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Moving Pictures by Kathryn and Stuart Immonen [Review]

Kathryn and Stuart Immonen are the power couple of fun comics, with their separate work on Marvel books like “Nextwave” and the recent “Patsy Walker: Hellcat” miniseries exhaling breaths of anarchic and whimsical fresh air into the often overserious superhero world. It’s a little surprising, then, that their latest collaboration, “Moving Pictures” (just out from Top Shelf), is a sparse, bleak experience that moves with slow, deliberate steps through a world of deep, ambiguous shadow.

“Moving Pictures” is set in WWII-occupied France, and follows Ila Gardner, a Canadian working as an art curator who becomes entangled in the competing efforts of the French and the Germans to catalogue and keep the great art treasures of the French museums from one another. The story unfolds over multiple timelines, and is doled out in oblique fragments, giving us a handful of glimpses into Ila’s life and character, leaving it to the reader to piece together the incomplete puzzle into something approximating a conclusion.

Ila is a ballsy choice as a main character. She works at being unlikeable, wearing a cold and nihilist demeanor like a suit of impenetrable armor. What’s more, the book hinges everything on Ila. There are only a handful of other “major” characters, and they are all defined in terms of their relationship to Ila — her lookalike sister, who pines for home and family and everything Ila has rejected; German officer Rolf Hauptmann, her opposite number in the art game, in many ways her enemy but also the person she becomes closest to through an impossible to parse combination of choice and circumstance.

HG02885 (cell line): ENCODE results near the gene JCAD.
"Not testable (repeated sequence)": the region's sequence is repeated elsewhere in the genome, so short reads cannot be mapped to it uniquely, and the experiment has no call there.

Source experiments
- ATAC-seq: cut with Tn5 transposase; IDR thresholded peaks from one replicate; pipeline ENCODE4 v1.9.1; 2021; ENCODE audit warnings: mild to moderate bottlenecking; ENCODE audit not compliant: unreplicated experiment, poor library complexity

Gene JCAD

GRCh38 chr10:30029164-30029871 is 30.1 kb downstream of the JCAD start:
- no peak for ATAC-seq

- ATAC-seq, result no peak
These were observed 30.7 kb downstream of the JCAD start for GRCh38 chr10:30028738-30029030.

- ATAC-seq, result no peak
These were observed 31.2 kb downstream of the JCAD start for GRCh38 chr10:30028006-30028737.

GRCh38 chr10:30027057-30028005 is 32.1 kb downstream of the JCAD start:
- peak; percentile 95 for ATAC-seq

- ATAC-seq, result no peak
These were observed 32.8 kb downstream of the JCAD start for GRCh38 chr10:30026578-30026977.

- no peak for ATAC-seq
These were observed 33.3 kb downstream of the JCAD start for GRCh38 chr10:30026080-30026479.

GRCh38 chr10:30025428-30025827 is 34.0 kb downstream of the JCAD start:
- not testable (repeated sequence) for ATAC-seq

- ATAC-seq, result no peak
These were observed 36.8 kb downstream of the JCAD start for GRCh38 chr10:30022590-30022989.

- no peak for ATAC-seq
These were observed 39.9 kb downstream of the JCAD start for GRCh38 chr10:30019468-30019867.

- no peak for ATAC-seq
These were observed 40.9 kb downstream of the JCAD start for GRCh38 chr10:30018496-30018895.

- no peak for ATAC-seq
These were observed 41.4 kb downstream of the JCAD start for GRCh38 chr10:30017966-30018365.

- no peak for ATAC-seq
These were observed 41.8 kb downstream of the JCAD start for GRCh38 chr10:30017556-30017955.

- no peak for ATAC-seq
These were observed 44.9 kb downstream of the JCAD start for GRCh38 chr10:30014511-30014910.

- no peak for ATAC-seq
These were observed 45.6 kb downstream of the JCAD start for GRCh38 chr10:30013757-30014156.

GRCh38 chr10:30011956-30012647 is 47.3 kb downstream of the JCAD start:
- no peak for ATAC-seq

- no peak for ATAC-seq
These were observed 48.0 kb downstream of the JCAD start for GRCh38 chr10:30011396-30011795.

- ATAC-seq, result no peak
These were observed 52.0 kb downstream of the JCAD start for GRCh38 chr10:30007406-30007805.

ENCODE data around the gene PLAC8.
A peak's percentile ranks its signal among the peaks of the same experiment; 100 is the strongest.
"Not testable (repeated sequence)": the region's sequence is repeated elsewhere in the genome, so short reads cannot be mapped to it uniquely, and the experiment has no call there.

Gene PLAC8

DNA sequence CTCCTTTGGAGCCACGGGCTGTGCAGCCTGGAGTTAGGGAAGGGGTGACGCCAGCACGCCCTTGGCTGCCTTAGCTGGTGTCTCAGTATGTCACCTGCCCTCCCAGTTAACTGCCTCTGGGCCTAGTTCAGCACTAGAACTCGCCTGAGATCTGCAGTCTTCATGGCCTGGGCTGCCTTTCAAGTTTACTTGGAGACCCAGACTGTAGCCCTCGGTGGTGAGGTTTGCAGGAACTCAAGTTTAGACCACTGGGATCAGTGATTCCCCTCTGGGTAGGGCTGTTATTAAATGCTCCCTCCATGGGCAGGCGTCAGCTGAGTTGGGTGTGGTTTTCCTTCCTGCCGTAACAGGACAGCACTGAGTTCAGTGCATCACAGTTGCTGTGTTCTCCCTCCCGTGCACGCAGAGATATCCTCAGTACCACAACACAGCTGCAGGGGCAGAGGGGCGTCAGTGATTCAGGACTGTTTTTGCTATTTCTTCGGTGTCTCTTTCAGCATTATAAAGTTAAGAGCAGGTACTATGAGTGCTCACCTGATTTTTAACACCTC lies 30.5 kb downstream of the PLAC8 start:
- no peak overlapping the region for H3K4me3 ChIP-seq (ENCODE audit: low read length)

The overriding sensation of the work is one of creeping, suffocating emptiness. The art is relentless in its use of negative space, often shrouding faces or whole bodies in shadow, literally removing the humanity from scene after scene. Silent pages that reduce the book’s setting to abstract shapes punctuate the work. Various French Nationals who Ila knows, each dealing in their own way with this calamitous moment in history, at first dot the landscape but slowly fade from view as the book strips away everything but Ila and her solitude. One reading of this book could have the entire plot hinge on a character who is never seen on panel or discussed by name, the central human being literally absent from the story.

The book builds to its climax through a series of images of empty, war-torn France. Early in the book there is an establishing shot of bustling streets, full of people. By the end of the book, we see those same streets, devoid of a single soul, clouds of smoke and steam and scraps of paper floating like the ghosts of the missing. At the beginning of the story, Ila gives her own passport to her sister and sends her home. By the time the reader is face to face with the final image of Ila, alone and transformed into something not resembling herself, we wonder if Ila didn’t somehow send herself away with her sister, and if she isn’t as haunted by absence as the streets outside her window.

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